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Topics - elouicious

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Looking for a rare pine tree

Hoping maybe one of our brazilian or argentinian friends can find some seeds for me

Tropical Fruit Buy, Sell & Trade / WTB Butia capitata (odorata)
« on: July 31, 2023, 09:30:34 PM »
Largest plant that is shippable for cheapest if possible

Tropical Fruit Discussion / Bad Seeds Podcast
« on: April 26, 2023, 10:48:31 PM »
Anyone listening to this?

Seems to be of interest to this group- so far it has focused on over collection of rare cacti but wouldn't be surprised if they talk about other kinds of plant collecting soon

Hey all-

I have 2 extra Asimina campechianus seedlings for sale

$40 each plus shipping or 70 for the both

Hey All-

Trimming this bush as well-

Hasn't flowered yet but should soon as it is approaching 4 years old-

They are small- ~1/16 of an inch but a skilled grafter should be able to pull it off-

6 cuttings for $40 plus shipping

Hey All-

Trimming up my Barbados Cherry bush and thought I would offer some of this rare variety from FFF

I have 3 cuttings-

$10 each plus shipping-

You can also root them from cuttings

Hey All-

I have 4-5 well rooted Linda Pomegranate Cuttings for Sale

$20 per plant, discounts for multiple

Shipping for 1-2 plants $18

Here is a bit about the cultivar

This chance seedling is from the farm of Harvey Correia in Isleton. He grows various excellent cultivars of pomegranates, and he suspects that this tree is a seedling of one of them. The fruits are medium to large in size, very dark. The arils are very large and dark with soft seeds.  The seeds seem to be softer than Desertnyi's seeds. The flavor reminds me of Desertnyi, but a bit sweeter, like a cross with Vina. Overall, an excellent accession, and I am planning to make a tree for myself.

Sourced from-

Tropical Fruit Discussion / Eugenia with Long Germination Times
« on: April 19, 2023, 04:33:31 PM »
Hey All,

Eugenia's are obviously one of the most collected and sought after species on this forum. They are great for container culture, generally do not have a long juvenile period, and seeds readily germinate.

Because of how quickly and easily this genus usually germinates, if I dont see sprouts pretty quickly I usually assume they are bunk and move on.

Lately I have had 2 exceptions- I thought it might be good to track this, so people don't waste seeds or erroneously start beef

Eugenia klotzschiana - 1 year to show above surface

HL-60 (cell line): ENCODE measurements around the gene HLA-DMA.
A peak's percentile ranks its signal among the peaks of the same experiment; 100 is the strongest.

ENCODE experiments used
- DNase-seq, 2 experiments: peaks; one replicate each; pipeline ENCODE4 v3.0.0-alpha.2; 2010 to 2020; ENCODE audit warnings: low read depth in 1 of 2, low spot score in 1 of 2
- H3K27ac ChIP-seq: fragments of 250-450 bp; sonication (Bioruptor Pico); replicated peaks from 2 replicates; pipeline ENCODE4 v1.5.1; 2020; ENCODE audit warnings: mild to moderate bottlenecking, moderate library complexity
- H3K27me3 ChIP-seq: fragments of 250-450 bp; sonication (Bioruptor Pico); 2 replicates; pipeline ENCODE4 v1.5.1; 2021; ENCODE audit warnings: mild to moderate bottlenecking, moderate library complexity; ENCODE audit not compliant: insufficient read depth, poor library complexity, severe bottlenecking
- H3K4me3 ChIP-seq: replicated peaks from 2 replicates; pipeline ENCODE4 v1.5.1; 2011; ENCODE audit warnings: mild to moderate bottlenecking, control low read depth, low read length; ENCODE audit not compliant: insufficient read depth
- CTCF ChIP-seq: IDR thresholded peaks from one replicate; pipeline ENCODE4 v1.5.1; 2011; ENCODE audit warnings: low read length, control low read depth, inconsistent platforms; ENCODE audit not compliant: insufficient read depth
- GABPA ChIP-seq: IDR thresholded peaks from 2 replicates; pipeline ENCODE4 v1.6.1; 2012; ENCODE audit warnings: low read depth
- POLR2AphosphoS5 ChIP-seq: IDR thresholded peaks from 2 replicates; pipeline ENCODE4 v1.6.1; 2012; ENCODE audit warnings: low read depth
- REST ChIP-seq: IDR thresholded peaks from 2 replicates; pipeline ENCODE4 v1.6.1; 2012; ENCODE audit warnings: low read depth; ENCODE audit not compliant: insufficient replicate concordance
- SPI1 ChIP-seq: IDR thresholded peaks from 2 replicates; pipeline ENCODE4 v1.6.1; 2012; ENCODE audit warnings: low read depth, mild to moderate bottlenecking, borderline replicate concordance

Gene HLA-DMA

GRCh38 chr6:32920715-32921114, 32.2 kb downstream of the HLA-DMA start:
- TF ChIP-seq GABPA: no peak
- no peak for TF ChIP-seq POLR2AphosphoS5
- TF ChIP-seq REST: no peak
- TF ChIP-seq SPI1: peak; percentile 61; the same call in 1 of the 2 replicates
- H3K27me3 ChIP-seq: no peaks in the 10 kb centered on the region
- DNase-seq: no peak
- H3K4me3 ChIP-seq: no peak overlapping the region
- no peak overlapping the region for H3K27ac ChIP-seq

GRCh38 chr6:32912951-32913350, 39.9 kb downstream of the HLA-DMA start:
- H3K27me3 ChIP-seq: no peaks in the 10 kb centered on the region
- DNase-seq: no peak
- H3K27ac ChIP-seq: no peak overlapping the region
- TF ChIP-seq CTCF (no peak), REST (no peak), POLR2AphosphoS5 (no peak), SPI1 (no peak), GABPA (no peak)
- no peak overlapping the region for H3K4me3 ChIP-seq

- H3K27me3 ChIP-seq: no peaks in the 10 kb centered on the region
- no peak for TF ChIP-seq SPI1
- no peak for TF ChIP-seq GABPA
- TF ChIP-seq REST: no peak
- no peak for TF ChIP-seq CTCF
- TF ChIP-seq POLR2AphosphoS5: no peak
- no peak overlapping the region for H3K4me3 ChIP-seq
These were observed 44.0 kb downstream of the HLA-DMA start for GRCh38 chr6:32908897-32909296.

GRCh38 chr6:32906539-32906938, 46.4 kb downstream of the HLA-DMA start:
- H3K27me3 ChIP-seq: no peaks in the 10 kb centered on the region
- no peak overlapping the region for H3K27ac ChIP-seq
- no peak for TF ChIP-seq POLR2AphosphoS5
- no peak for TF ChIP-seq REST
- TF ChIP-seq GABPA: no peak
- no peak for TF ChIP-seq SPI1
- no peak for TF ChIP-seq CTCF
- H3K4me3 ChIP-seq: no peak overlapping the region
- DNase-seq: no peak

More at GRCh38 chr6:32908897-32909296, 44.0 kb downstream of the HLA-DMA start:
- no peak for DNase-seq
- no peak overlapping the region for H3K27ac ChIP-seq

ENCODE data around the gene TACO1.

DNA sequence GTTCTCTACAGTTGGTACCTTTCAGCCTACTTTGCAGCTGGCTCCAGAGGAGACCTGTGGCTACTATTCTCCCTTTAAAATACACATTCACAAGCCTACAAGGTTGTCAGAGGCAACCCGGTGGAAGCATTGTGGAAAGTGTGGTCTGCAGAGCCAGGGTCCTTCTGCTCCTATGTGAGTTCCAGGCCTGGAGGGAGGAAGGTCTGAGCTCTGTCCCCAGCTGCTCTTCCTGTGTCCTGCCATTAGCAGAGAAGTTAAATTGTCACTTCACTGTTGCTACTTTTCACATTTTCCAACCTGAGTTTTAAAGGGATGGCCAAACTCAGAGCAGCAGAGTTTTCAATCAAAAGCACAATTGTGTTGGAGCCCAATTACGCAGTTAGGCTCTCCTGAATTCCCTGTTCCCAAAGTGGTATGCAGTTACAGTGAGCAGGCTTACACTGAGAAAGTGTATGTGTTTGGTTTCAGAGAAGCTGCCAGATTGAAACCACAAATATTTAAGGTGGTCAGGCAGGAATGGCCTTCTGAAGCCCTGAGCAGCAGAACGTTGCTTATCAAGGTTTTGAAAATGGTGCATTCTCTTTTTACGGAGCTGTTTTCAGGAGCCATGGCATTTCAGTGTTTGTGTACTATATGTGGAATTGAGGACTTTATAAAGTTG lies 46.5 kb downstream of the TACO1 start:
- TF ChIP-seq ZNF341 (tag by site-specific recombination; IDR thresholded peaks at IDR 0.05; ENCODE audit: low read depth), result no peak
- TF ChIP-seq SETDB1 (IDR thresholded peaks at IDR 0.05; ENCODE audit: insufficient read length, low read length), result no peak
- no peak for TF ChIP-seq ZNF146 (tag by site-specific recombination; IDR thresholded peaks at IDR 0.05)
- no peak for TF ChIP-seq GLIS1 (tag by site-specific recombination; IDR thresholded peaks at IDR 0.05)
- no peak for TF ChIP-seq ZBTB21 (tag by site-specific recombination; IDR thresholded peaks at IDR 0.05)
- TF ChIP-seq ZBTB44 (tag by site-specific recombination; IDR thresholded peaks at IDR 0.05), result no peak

Eugenia stipitata - 5 Months to germinate after sowing in 100% vermiculite
Eugenia victoriana - 4 Months to germinate after sowing in 100% vermiculite

Myrciaria vexator - 5 Months

Anyone else see similar things with these or other species?


Tropical Fruit Discussion / Macroalgae -> Fertilizer Trials
« on: March 25, 2023, 03:13:22 PM »
Hey All-

I wanted to use this thread to document another hair brained idea- turning the excess macroalgae from my coral reef fish tank into a "seaweed" fertilizer. I do not recommend this for people to try- I am concerned about the salt levels and very likely will kill some plants before dialing this in, but currently this is a waste product for me that I would like to try to recycle back into my system rather than throwing away.

I have a 110 gallon reef that is a split style tank with the bottom functioning primarily as a refugium for said macroalgae and various invertebrates. Here is the main farming patch right now-

The known species are
  • Chaetomorpha spp.
  • Caulerpa spp.
  • Halymenea spp.

And there are a few unknown/hitchhiker species. In the long term I may incorporate asterina starfish and other pest aquatic species into the mix as well.

For now I only had an overgrowth of the Caulerpa and so I trimmed some, washed it, and have placed it in the sun to dry.

I will then powder it and apply in small quantities to test plants that I have a multitude of the species.

Tropical Fruit Discussion / Any Info on Clavija euerganea?
« on: March 11, 2023, 11:21:26 PM »
Bought a seed in October of last year and it just sprouted-

I got the seed from tradewinds

An interesting rain forest tree, with bright orange, round fruits having orange pulp that looks like marmalade. The fruits grow to about an inch in diameter. Little information is available about this species. The fruits could be edible, as several other Clavija species have edible fruits, but care should always be taken with unknown fruits. Native to mid-elevation tropical forests in South America. Short, bushy growth to 6-12 ft / 3-4 m.

Tropical Fruit Discussion / Aerogarden Aguaymanto (Physalis peruviana)
« on: March 05, 2023, 12:17:06 AM »
Hey All-

So I found an Aerogarden for cheap recently, and in the interest of upping my greens consumption I decided to buy it-

I noticed that people often grow tomatoes in these and since I had a bunch of extra aguaymanto sprouts I thought I would give it a shot-

Here are 2 of them-